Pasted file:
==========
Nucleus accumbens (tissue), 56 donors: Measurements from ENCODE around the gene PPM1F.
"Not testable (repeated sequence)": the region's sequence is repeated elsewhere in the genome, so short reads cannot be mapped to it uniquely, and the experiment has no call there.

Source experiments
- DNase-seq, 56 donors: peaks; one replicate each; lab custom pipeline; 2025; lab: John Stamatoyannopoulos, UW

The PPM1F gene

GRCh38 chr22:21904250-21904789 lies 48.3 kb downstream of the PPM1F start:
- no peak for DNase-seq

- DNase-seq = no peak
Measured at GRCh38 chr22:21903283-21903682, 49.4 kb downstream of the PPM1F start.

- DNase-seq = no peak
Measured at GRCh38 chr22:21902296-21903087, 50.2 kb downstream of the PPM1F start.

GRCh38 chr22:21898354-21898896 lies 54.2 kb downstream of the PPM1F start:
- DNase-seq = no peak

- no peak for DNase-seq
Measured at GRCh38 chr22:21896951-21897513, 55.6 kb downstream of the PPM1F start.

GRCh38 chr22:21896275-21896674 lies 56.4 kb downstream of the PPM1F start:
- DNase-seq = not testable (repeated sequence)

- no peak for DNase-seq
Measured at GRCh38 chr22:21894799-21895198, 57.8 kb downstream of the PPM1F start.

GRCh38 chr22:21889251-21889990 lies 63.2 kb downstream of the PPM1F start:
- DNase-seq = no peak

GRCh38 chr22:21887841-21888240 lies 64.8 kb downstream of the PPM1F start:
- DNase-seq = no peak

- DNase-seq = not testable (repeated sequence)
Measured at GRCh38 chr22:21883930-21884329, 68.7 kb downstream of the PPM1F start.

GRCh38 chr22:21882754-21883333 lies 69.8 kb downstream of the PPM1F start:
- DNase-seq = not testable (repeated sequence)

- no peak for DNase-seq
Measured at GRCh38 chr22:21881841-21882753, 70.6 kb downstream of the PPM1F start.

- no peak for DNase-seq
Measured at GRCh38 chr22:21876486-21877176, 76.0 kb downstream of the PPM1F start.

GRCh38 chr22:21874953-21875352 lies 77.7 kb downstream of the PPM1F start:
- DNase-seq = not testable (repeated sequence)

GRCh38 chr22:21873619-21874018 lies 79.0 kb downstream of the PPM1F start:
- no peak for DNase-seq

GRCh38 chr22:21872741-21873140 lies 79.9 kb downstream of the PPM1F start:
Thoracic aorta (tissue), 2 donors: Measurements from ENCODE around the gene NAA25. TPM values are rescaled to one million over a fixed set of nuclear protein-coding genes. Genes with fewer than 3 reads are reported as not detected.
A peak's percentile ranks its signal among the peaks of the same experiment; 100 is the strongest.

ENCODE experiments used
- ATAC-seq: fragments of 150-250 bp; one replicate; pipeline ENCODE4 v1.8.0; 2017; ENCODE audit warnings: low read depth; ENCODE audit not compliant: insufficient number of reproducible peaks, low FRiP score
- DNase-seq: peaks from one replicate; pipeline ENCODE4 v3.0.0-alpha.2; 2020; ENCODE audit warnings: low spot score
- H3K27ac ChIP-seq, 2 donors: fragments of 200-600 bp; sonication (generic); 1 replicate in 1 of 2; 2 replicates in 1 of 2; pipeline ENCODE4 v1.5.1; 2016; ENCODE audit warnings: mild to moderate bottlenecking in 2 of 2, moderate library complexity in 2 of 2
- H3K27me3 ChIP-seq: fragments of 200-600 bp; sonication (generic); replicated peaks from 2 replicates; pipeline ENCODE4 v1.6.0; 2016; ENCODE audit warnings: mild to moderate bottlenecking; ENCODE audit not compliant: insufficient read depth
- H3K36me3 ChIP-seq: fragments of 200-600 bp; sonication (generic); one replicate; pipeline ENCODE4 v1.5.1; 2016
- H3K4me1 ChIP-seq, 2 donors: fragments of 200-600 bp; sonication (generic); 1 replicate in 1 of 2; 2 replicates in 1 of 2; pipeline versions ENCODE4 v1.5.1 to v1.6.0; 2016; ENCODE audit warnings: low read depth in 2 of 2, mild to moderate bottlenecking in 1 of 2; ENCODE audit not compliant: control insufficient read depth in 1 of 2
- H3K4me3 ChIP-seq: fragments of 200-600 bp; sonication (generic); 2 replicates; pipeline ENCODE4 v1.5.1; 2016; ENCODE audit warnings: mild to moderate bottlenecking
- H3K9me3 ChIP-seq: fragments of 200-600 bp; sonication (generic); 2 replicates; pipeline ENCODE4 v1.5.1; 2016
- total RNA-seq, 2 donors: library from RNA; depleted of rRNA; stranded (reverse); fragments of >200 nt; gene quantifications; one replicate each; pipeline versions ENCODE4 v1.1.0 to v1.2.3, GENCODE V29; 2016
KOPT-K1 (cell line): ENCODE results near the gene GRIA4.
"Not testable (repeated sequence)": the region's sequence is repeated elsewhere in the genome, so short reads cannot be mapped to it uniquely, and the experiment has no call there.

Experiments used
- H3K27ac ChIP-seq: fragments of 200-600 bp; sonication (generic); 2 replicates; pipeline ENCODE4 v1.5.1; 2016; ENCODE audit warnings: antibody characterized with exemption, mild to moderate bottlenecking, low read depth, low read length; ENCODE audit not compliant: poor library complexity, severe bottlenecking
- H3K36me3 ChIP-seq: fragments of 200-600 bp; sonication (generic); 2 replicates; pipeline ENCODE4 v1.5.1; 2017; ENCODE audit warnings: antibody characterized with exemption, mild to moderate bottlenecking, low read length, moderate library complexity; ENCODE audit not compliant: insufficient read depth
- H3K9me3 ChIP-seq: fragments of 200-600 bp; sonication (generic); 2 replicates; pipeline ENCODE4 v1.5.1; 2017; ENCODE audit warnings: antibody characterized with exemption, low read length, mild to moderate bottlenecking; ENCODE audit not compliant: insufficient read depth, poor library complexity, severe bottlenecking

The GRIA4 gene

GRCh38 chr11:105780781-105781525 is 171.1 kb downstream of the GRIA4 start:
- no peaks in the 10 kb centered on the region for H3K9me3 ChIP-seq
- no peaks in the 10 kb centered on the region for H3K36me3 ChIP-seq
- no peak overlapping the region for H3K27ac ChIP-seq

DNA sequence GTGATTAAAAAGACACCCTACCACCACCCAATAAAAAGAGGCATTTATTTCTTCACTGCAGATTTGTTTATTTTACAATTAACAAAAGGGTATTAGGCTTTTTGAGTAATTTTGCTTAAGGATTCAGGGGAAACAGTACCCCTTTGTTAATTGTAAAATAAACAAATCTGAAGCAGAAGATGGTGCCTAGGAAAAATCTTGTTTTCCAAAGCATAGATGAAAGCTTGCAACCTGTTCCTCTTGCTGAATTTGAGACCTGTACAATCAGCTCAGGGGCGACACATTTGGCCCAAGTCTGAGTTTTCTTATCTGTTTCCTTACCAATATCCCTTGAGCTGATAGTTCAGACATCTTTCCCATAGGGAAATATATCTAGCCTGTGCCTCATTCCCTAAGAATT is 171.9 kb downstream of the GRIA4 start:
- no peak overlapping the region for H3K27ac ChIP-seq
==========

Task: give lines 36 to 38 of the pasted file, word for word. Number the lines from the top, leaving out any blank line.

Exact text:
GRCh38 chr22:21872741-21873140 lies 79.9 kb downstream of the PPM1F start:
Thoracic aorta (tissue), 2 donors: Measurements from ENCODE around the gene NAA25. TPM values are rescaled to one million over a fixed set of nuclear protein-coding genes. Genes with fewer than 3 reads are reported as not detected.
A peak's percentile ranks its signal among the peaks of the same experiment; 100 is the strongest.